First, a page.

8. King’s Chapel

    The first Anglican Church in Puritan Boston was established in 1686 to serve the British Army officers. When the majority of Anglicans fled Boston along with retreating British forces in the evacuation of 1776, the chapel became the first Unitarian Church in the New World. The church is known for its program of classical concerts.

    • 58 Tremont St

    • 617 523 1749

    • Open May–early Sep: 1:30pm–4pm Sun, 10am–4pm Mon, Thu, Fri, Sat, 10am–11:15am & 1:30–4pm Tue–Wed (call for off-season hours). Recitals: 12:15pm Tue


    Interior, King’s Chapel
  9. Old Corner Bookstore

    This enduring spot on the Freedom Trail remains one of the most tangible sites associated with the writers of the New England Renaissance of the last half of the 19th century. Both the Atlantic Monthly magazine and Ticknor & Fields (publishers of Ralph Waldo Emerson and Henry David Thoreau) made this modest structure its headquarters during the mid- and late 19th century, when Boston was the literary, intellectual, and publishing center of the country. Saving the site from demolition in 1960 led to the formation of Historic Boston Incorporated. The building, however, is no longer connected to publishing.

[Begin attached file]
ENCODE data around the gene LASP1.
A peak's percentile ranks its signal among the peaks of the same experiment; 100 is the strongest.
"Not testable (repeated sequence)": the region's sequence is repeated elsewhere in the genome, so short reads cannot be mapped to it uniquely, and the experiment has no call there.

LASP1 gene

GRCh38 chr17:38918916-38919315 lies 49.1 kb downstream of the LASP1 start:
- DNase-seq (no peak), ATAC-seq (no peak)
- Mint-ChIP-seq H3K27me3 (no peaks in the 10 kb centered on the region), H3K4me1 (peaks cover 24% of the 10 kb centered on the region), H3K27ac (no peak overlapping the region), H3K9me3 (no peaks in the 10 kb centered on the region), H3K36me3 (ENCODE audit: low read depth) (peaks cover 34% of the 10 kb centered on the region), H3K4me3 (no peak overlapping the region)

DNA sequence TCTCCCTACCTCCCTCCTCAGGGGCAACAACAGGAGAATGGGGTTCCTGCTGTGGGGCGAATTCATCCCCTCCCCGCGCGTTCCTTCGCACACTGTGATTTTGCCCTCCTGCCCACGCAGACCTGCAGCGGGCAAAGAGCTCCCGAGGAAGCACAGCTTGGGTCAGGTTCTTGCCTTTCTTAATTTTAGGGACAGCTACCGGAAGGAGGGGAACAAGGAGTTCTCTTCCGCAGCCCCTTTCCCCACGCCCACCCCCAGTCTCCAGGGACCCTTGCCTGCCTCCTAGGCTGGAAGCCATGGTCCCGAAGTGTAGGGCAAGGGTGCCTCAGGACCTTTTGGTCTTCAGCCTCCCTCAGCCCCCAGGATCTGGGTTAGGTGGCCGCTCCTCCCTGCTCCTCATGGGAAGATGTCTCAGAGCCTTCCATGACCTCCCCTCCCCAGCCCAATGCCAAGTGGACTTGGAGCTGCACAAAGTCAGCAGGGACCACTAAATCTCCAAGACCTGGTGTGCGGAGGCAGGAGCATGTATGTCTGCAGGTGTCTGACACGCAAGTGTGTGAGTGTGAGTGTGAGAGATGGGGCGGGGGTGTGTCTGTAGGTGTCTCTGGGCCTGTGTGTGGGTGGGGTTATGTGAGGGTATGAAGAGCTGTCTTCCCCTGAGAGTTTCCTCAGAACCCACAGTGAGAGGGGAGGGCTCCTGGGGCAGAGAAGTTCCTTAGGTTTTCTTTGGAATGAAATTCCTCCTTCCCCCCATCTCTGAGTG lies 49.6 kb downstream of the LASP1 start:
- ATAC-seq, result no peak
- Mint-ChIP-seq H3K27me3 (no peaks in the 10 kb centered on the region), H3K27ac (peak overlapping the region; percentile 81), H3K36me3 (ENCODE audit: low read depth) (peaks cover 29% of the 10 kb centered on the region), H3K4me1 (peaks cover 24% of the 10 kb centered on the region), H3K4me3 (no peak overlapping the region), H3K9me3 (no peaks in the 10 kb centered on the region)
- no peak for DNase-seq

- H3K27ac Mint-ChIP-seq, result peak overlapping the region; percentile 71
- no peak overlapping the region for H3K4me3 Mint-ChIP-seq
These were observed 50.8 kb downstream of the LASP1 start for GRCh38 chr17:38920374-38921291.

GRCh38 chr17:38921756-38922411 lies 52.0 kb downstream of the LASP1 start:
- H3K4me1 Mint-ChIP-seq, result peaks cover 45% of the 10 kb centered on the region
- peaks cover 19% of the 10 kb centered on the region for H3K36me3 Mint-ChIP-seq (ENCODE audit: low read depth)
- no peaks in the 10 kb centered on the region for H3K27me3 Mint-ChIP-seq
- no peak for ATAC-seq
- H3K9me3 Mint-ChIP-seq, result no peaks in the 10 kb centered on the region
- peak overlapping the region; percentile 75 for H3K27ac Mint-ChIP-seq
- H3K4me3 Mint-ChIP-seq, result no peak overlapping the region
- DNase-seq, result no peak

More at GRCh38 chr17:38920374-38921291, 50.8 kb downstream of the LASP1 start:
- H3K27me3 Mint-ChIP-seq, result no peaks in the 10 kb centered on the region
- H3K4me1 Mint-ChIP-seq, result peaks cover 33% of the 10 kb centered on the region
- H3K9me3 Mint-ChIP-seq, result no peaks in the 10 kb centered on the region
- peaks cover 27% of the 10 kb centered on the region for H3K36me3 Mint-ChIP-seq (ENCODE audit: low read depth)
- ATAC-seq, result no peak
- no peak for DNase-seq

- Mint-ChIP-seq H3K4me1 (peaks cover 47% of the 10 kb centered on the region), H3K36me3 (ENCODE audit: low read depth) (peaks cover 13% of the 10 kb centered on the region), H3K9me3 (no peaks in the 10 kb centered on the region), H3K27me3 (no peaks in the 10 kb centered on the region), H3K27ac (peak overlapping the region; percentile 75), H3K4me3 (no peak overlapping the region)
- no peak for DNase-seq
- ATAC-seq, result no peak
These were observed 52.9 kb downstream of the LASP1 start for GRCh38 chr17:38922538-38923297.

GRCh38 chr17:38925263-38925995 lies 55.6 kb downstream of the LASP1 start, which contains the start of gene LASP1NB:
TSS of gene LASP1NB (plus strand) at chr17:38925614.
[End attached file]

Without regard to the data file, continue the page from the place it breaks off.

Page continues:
• 1 School St

  10. Custom House

    When the Custom House was built in 1840, Boston was one of America’s largest overseas shipping ports, and customs fees were the mainstay of the Federal budget. The Neo-Classical structure once sat on the waterfront, but now stands two blocks inland. The 16-story Custom House tower, added in 1913, was Boston’s first skyscraper. Since the 1990s, peregrine falcons have nested in the clock tower under the watchful eyes of wildlife biologists. The lobby displays a few artifacts from the Peabody Essex Museum in Salem, and tours of the tower give sweeping harbor views.

    • 3 McKinley Sq

    • 617 310 6300

    • Tours 10am & 4pm Mon–Thu, 4pm Fri–Sat

    Custom House Tower